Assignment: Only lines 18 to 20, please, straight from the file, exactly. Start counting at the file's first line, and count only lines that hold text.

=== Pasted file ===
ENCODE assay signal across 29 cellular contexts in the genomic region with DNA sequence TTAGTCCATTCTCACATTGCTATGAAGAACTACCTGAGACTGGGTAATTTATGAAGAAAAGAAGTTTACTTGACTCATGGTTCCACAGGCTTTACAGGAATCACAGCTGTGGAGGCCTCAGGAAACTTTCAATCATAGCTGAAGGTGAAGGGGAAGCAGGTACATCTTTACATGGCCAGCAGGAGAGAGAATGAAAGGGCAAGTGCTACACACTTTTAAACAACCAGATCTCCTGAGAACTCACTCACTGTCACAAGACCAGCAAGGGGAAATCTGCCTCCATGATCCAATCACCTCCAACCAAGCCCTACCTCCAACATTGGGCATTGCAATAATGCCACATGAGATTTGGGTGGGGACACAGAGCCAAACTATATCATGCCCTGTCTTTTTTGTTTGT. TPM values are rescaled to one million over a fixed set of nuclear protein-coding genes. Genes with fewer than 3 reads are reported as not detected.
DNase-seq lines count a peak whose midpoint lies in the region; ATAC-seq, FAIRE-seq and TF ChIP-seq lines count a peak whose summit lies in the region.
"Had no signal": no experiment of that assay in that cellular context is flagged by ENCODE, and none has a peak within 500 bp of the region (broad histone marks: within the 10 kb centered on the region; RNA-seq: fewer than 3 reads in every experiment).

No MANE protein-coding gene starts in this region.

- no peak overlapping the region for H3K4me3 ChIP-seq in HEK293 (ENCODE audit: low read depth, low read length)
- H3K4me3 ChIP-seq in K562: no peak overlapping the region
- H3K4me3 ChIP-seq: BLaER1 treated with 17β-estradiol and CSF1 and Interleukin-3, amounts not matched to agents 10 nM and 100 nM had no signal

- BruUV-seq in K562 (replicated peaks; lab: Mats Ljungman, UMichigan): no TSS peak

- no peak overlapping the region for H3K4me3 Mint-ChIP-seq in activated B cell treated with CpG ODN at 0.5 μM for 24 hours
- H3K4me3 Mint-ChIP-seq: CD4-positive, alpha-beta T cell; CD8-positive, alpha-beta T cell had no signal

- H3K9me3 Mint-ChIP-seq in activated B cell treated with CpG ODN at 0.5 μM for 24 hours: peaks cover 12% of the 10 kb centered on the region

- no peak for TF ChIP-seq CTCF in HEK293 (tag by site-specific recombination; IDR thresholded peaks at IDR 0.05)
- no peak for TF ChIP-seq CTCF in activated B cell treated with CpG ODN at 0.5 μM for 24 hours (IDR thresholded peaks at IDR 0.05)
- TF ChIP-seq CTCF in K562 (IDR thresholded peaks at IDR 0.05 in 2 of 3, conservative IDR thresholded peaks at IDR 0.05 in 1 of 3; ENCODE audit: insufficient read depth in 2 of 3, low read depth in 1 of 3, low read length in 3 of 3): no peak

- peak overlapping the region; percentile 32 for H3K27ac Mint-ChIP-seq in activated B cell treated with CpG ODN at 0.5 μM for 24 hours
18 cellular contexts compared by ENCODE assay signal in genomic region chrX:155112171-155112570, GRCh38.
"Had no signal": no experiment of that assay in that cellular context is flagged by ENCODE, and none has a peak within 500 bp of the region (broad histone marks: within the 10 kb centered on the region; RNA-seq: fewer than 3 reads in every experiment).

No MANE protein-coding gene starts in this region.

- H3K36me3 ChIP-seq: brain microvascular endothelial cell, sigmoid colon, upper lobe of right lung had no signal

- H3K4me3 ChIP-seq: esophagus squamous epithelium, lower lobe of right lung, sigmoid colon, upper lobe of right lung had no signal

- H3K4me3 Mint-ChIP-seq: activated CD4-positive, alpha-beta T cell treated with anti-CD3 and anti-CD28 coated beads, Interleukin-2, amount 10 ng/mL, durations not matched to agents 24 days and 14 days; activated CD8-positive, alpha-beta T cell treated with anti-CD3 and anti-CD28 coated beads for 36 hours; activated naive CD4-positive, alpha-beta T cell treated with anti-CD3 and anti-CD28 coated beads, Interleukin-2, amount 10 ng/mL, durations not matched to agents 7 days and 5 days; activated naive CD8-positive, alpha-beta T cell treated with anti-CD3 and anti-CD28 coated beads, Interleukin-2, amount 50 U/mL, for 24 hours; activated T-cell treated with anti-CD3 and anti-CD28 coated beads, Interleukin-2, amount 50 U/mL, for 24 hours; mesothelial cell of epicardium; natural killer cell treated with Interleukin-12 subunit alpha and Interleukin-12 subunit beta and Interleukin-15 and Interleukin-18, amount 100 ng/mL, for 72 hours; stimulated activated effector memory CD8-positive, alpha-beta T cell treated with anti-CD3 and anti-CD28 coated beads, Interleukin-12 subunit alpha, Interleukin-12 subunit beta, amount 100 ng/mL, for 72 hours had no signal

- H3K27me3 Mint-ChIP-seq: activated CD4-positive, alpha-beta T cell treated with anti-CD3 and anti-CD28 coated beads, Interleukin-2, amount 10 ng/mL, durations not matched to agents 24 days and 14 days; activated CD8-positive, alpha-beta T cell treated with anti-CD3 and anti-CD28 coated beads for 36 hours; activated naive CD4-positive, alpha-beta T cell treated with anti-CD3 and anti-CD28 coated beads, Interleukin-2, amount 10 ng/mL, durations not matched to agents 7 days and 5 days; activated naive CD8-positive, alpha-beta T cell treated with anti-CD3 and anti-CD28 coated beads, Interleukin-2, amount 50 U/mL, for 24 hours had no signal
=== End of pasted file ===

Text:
No MANE protein-coding gene starts in this region.

- H3K36me3 ChIP-seq: brain microvascular endothelial cell, sigmoid colon, upper lobe of right lung had no signal

- H3K4me3 ChIP-seq: esophagus squamous epithelium, lower lobe of right lung, sigmoid colon, upper lobe of right lung had no signal